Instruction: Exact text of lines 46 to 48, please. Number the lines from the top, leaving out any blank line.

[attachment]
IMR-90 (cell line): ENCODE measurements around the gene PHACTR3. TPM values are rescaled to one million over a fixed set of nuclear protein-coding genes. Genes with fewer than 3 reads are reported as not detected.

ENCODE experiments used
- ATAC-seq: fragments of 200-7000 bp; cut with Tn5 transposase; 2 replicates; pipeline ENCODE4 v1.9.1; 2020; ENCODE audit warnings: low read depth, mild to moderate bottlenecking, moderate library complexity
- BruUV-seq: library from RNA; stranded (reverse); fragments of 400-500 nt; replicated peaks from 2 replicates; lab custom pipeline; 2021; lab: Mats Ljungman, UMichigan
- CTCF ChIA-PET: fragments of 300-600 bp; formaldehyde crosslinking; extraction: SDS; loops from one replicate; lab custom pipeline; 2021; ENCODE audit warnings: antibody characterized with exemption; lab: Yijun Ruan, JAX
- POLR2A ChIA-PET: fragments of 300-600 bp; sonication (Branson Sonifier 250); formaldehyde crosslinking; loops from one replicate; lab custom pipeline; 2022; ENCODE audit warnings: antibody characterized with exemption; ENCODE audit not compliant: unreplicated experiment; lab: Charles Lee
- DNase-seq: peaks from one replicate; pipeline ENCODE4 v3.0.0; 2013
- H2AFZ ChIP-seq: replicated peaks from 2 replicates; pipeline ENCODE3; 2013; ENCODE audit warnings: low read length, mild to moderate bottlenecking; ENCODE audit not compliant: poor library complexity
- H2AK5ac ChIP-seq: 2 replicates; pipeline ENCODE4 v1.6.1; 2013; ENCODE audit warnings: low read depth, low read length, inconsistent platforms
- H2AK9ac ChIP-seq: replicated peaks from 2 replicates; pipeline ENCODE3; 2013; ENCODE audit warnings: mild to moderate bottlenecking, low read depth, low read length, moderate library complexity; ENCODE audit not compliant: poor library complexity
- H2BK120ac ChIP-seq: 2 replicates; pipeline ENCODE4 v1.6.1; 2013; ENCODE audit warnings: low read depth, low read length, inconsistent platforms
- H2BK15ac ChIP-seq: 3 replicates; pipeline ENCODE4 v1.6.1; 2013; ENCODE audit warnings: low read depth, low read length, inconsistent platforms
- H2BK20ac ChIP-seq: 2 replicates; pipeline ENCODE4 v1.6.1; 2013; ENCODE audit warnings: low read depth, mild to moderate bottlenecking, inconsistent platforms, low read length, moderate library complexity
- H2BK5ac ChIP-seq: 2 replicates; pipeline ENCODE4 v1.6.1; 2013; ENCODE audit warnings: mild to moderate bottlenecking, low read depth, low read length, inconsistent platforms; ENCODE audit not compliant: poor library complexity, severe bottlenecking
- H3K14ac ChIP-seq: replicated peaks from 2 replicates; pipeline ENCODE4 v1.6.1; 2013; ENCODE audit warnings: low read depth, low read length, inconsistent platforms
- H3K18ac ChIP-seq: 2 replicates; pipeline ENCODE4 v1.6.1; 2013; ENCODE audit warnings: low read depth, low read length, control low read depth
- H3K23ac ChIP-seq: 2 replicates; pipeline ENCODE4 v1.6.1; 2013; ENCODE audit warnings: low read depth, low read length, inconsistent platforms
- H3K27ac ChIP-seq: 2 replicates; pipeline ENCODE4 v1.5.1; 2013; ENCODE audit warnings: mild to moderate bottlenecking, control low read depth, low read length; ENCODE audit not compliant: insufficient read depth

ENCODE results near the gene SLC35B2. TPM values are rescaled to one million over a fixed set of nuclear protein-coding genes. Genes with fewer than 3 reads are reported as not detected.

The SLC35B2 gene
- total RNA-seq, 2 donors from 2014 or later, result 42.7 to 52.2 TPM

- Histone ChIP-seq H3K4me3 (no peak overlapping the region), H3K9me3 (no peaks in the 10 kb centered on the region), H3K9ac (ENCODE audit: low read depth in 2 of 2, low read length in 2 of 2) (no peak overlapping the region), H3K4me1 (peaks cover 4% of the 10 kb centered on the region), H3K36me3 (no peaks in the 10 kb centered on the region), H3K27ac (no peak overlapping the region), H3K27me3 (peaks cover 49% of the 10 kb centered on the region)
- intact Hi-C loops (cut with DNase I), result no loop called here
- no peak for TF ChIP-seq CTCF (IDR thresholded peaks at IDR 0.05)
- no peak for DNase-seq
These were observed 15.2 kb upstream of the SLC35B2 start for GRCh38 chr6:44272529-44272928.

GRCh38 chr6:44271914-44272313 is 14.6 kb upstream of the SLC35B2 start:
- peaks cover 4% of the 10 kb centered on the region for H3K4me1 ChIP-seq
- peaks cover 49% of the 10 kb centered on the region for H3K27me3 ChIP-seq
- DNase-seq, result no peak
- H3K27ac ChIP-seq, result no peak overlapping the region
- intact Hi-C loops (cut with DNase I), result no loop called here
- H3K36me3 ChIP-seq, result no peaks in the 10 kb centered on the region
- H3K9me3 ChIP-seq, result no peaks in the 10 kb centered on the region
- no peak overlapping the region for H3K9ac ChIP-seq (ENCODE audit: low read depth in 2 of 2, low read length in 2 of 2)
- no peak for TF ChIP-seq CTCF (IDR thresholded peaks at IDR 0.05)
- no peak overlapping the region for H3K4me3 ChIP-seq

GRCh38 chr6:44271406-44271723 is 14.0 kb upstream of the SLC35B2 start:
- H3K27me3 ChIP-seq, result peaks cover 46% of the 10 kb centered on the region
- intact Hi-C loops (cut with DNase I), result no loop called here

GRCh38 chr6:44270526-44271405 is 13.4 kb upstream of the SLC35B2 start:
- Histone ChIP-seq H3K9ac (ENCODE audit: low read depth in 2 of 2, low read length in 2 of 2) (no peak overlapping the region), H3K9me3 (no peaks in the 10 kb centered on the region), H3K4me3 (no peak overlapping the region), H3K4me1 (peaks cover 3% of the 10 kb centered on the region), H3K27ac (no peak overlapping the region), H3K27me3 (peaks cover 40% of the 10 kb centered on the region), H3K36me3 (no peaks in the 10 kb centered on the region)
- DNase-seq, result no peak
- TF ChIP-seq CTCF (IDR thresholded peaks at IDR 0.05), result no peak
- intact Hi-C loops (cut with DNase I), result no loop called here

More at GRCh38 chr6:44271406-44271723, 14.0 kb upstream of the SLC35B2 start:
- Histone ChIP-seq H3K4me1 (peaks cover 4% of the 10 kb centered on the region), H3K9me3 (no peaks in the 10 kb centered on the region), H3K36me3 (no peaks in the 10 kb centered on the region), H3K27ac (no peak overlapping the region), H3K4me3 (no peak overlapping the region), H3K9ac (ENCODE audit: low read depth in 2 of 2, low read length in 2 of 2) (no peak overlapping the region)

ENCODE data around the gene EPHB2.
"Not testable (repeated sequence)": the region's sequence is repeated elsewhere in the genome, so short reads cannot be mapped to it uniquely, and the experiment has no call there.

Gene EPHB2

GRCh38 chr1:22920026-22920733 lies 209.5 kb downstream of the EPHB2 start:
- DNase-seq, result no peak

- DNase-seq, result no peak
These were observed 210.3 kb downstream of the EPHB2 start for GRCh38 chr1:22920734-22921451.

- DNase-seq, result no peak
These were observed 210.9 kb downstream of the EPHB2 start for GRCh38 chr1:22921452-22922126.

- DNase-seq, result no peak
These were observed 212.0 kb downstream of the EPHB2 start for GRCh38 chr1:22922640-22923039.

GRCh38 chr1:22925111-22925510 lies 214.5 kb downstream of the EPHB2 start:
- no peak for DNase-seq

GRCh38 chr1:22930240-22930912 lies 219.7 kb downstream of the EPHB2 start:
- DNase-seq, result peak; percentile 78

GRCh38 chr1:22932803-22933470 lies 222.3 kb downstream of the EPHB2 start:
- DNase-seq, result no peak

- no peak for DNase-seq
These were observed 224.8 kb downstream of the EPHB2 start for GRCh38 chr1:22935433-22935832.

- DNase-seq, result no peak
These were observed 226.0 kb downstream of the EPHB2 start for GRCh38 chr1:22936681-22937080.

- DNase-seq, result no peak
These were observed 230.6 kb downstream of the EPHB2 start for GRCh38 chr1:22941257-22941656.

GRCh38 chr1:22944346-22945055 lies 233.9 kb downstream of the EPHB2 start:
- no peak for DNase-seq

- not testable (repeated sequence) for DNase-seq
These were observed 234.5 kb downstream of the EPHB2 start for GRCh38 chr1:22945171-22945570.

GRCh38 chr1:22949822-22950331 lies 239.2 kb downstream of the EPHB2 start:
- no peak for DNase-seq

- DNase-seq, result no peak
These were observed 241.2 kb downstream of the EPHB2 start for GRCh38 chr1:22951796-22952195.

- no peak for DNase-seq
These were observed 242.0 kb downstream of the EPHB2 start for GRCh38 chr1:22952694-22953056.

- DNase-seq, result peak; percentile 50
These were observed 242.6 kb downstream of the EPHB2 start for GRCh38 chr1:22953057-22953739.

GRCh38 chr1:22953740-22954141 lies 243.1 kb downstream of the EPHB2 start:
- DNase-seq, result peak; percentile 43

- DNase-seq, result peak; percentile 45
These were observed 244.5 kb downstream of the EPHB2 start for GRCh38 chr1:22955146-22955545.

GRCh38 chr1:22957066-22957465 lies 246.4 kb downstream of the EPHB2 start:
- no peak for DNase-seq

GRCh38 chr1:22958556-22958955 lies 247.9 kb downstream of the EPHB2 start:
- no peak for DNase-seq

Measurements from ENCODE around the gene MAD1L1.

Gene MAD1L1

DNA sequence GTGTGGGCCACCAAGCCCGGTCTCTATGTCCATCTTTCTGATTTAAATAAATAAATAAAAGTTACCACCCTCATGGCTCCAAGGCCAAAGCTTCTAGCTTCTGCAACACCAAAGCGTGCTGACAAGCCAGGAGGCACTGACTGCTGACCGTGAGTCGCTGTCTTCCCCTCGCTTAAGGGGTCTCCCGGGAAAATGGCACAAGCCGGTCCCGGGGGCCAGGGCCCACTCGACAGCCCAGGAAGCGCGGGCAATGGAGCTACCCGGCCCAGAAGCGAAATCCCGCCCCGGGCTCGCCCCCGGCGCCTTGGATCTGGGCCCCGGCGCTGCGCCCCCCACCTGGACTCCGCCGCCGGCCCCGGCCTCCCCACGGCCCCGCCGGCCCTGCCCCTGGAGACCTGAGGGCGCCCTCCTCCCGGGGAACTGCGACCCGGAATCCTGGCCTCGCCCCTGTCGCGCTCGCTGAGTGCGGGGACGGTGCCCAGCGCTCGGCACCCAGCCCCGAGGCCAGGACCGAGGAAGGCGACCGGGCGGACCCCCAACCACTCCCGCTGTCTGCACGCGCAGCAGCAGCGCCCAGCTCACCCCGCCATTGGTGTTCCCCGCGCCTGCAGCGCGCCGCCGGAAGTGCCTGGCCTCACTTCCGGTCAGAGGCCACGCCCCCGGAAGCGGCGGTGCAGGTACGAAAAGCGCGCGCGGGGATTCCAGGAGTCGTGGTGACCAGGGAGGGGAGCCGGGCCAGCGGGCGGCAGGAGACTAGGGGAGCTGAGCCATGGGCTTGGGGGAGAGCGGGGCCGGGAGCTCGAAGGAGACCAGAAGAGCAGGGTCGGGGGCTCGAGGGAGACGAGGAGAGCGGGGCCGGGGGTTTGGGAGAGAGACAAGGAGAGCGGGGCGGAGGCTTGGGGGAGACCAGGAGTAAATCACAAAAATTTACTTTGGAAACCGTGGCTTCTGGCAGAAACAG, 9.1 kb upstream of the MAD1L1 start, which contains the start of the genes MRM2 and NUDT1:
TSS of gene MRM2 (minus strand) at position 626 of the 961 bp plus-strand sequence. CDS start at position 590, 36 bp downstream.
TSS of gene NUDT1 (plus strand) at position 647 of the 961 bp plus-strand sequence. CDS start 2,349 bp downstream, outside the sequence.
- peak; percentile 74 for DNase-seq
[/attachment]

More at GRCh38 chr6:44271406-44271723, 14.0 kb upstream of the SLC35B2 start:
- Histone ChIP-seq H3K4me1 (peaks cover 4% of the 10 kb centered on the region), H3K9me3 (no peaks in the 10 kb centered on the region), H3K36me3 (no peaks in the 10 kb centered on the region), H3K27ac (no peak overlapping the region), H3K4me3 (no peak overlapping the region), H3K9ac (ENCODE audit: low read depth in 2 of 2, low read length in 2 of 2) (no peak overlapping the region)

ENCODE data around the gene EPHB2.